These are five quick ways to get more patients with your website. And it won’t cost you a penny.
Now, more than anyother time before, must you use your website to promote your Private Practice. People are working from home and are online, and so now’s the time to make your website work super hard for you, so you’ll get more patients.
You don’t have to be super techy to do the following, and so even if you self-identify with ‘being terrible with tech’, all of these are within your capability. I promise!
Use these five tips to make your website grab more patients for you. Remember, your website needs to be found by patients when they are searching for something, like who’s the best osteopath in their town, or is my cough a sign of lung cancer?
The chances are, the copy you have on your website is good stuff, but it’s also likely that you’re not putting that marvellous copy to its best use.
Tip 1: Make sure that every page on your website has a clear call to action.
Generally speaking, each website page (and that goes for blog and vlog pages too) should have the goal of either getting the patient to book in to see you, or, getting them to read something else that’s relevant to why they went to that website page.
The longer patients spend mooching around your website, the more valuable Google sees your website to be.
Now you might be thinking – yeah – but I’ve got a contact form on my ‘contact’ page. They can just fill that in. The problem is, the human brain is inherently lazy (or in scientific terms, brains like to conserve energy), so if you have make a patient ‘work’ to take the next step (the call to action), you’ll likely lose them.
Put a link to make an appointment (e.g. a clickable phone number or email link, or a link to a booking calendar) as often as you can. If that’s not ‘natural’ for the particular page you are on, make sure that the webpage directs the patient to another page on your site. No website page should have a dead ending.
Tip 2: Put internal website links within your webpages.
We’re all used to clicking on website links, but did you know that if you put a link on a page in your website that links with another page on your website, Google thinks that’s pretty cool.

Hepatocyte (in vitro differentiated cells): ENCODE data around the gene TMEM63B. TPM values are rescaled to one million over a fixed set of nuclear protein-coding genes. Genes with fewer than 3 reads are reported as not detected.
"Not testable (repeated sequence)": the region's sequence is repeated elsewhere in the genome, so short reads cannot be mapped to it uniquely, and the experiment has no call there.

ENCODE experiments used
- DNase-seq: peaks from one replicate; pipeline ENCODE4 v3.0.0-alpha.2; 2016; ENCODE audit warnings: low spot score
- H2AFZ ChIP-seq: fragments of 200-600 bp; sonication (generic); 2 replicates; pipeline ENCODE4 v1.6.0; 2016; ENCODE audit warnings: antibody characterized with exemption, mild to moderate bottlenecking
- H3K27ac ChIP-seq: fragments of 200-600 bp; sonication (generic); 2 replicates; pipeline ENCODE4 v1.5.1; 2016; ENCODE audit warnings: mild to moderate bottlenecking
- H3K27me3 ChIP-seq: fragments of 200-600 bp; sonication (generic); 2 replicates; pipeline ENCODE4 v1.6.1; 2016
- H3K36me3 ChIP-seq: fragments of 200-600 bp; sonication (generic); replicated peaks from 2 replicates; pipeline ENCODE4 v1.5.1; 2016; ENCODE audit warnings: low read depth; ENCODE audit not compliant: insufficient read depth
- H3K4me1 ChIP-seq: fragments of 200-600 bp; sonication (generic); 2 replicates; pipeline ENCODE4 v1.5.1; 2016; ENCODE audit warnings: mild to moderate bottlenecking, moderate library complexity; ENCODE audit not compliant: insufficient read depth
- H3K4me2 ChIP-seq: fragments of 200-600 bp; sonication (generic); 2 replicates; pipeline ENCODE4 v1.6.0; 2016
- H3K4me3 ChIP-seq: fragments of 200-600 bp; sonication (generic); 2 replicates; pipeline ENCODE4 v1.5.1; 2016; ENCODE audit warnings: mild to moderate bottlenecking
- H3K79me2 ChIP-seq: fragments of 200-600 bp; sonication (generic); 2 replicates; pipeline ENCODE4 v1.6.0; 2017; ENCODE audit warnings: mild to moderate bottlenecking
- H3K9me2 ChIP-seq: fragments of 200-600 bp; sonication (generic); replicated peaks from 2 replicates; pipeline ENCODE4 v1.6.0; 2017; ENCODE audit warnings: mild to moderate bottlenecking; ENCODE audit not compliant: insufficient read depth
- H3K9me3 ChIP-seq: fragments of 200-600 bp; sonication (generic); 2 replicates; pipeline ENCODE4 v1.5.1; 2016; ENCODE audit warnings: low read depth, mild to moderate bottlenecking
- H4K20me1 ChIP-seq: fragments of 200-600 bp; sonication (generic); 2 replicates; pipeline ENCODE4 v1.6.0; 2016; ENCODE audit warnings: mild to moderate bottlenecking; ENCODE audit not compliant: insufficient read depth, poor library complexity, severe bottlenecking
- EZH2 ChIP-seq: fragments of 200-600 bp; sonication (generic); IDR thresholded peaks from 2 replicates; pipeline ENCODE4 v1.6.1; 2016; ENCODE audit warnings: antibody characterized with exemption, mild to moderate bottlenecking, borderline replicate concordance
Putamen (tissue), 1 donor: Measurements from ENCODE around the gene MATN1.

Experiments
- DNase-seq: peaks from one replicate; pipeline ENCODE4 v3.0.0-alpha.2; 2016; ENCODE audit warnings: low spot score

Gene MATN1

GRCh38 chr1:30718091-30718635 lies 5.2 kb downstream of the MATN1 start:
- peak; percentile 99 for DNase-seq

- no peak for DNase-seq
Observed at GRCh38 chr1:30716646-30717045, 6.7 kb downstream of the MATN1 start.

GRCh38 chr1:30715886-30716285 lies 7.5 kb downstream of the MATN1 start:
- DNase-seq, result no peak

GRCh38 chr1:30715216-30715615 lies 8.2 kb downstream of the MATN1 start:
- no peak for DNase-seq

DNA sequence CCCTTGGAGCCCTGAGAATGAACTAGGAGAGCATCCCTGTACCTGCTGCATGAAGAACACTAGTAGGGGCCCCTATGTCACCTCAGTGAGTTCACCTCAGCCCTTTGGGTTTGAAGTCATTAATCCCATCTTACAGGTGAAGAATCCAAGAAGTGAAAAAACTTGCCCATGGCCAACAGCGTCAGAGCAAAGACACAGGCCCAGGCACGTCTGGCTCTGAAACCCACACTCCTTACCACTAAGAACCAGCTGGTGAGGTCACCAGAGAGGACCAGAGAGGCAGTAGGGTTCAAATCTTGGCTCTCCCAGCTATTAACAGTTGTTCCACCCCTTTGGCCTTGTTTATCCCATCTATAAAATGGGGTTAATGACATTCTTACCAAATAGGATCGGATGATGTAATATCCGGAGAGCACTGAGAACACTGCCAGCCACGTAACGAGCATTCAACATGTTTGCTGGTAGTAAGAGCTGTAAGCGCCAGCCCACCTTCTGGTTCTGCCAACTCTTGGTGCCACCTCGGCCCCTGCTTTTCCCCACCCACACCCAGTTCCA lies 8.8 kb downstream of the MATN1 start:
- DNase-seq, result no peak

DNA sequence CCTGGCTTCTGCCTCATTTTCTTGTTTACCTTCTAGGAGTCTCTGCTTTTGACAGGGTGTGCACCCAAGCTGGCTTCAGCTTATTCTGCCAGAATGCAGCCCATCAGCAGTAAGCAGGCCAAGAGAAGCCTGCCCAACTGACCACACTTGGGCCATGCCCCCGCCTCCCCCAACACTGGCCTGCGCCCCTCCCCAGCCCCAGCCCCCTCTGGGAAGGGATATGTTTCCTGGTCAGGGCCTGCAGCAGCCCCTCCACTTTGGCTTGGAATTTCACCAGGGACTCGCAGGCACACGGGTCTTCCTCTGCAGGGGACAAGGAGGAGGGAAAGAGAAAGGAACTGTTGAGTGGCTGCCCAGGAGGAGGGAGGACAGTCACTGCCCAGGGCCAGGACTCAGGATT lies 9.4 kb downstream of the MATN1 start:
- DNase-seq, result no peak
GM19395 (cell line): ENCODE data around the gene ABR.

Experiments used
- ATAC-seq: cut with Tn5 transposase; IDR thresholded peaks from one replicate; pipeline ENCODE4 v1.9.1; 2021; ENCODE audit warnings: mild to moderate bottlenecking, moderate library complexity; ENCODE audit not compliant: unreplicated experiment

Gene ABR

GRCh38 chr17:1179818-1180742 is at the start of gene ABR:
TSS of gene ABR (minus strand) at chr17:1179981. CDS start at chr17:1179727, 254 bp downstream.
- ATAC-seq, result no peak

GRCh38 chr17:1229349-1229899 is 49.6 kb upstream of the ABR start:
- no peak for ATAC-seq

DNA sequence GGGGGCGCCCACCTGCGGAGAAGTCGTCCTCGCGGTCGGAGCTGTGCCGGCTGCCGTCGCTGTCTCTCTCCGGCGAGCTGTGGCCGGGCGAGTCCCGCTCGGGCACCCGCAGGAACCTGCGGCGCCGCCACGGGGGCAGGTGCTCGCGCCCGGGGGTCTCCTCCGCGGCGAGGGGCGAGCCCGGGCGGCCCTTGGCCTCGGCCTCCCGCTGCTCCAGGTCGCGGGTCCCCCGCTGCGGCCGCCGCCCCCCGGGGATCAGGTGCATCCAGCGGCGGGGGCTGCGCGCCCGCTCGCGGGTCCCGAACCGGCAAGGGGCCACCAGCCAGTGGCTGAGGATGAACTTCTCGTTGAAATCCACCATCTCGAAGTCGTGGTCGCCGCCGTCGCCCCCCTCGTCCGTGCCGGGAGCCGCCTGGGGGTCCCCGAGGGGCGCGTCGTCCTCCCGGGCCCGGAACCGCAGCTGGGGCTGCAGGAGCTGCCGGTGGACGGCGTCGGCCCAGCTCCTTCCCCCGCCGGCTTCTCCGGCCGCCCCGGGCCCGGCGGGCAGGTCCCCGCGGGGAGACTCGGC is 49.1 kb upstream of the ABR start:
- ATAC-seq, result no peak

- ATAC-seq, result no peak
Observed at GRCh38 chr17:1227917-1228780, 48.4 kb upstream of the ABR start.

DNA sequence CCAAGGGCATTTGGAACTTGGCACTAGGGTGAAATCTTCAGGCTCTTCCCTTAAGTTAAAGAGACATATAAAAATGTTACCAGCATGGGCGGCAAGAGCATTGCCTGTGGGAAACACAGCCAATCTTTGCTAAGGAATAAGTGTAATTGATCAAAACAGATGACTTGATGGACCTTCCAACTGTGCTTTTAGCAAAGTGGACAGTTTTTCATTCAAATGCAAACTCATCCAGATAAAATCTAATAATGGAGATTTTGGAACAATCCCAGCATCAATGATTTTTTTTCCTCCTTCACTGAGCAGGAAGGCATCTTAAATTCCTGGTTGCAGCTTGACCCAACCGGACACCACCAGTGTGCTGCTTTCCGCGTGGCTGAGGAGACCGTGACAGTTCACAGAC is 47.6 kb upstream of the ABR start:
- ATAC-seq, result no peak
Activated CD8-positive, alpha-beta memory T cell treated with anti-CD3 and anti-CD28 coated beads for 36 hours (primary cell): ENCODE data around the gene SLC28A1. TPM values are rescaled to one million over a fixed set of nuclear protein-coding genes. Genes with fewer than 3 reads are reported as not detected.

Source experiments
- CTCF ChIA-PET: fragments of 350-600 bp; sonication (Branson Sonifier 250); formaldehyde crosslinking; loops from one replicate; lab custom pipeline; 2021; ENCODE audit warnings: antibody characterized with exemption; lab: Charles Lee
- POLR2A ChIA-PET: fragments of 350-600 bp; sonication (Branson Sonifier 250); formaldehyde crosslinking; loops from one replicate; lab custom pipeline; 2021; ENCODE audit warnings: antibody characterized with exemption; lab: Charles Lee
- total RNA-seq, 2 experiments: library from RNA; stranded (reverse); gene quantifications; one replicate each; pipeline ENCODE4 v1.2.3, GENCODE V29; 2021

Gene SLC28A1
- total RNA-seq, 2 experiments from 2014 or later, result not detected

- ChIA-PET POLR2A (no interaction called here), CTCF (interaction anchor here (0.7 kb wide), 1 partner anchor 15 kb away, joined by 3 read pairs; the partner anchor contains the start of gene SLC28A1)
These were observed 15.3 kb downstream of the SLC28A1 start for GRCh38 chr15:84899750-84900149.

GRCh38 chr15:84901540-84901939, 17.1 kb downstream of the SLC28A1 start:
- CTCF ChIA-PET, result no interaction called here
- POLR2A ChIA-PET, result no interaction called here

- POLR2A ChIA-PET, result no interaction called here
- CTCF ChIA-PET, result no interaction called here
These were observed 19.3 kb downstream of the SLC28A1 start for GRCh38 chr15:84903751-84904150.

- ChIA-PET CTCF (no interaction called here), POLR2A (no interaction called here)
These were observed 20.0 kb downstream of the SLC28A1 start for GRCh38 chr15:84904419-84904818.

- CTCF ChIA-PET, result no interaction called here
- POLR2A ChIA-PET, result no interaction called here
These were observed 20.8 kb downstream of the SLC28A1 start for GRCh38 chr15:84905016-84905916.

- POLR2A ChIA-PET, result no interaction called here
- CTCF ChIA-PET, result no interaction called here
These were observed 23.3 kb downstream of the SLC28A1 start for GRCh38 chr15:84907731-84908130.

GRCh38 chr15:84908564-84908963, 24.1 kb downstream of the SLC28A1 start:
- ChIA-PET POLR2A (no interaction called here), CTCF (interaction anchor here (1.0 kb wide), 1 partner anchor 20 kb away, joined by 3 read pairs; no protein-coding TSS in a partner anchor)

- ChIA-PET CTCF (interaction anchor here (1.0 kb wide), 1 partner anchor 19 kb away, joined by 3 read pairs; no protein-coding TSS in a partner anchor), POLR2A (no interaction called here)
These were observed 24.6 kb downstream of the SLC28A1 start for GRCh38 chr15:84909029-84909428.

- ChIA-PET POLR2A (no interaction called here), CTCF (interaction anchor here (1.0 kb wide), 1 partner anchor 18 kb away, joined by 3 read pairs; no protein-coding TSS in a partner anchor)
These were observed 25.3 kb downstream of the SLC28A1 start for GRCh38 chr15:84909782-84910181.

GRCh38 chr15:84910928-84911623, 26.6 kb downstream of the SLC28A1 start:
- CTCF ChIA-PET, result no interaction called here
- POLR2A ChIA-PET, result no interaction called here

Why? Because everytime a patient follows that link through to another page, Google sees your site as showing valuable content, which is a key determinant of how Google thinks about your site and ranks your site.
How do you put internal links into your website? This is super easy. It could be directing that patient to page where they book an appointment, or it might be linking two blogs together. For instance, if you’re a surgeon who’s talking about breast cancer reconstruction on one page, you might link to another page that talks about breast implants or nipple reconstruction.
Tip 3: Use patient testimonials on each webpage to show credibility.
How likely would you be to buy an expensive item from an online store, if you hadn’t read any reviews?
The same is true when it comes to patients booking in to see you. Having testimonials which act as social proof is hugely important. Need help with getting these? See Getting great patient testimonials
The trick is to match up what’s being talked about on that particular webpage (e.g. knee arthroscopy rehab), with a testimonial from a patient of yours who has gone through that particular procedure, or had that particular treatment. Don’t rely on a potential patient wondering over to your testimonials page. They likely won’t.
Tip 4: Use video on your service pages.
Many Clinicians stop at having just one video on their website. Don’t let this be you. If you’ve time on your hands, make videos for every service that you offer. For instance, if you’re a physio practice that offers post-surgery rehab, clinical pilates, shockwave therapy or ultrasound guided injections, make a video for each and every service page. Why? Because video is the number one converting medium by far.
Go for it!
Tip 5: Write compelling webpage titles and compelling meta descriptions.
O.K. So, I left the best geeky bit until the end. Not sure what I’m on about? In a nutshell, you need to produce content that patients are searching for online and give that content a title that reflects what’s been written.
In addition, because all that potential patients have to go on is the title of the vlog or blog when deciding whether to click on that result in a Google search, you need to make sure that the little bit of prose underneath it, describes the content in the best possible way. This bit of prose is called the metadescription and it’s what tickles your brain into deciding whether or not to click.
Here’s an example. If I type into Google “ACL expert physio in London” (at the time of writing this), Google pulls up the following search result:
The page title (also known in the geek world as the ‘title tag’) in the above example is “Specialist ACL & Knee Physio I London Knee Clinic I Balance”.
The metadescription is the prose underneath it, and here it includes ‘benefit from our vast experience with elite level athletes”.
How should you make sure you’re doing this correctly?
As a very rough guide, you title tag should be about 30-60 characters in length, and the metadescriptionshould be about 130-140 characters in length.
Can’t be ars*d with counting characters? If your website is a WordPress website, then Yoast is an amazing plugin that will guide you through doing this correctly,every time you write a new blog or vlog, or upload a new service page.
Need help with getting more patients through your website?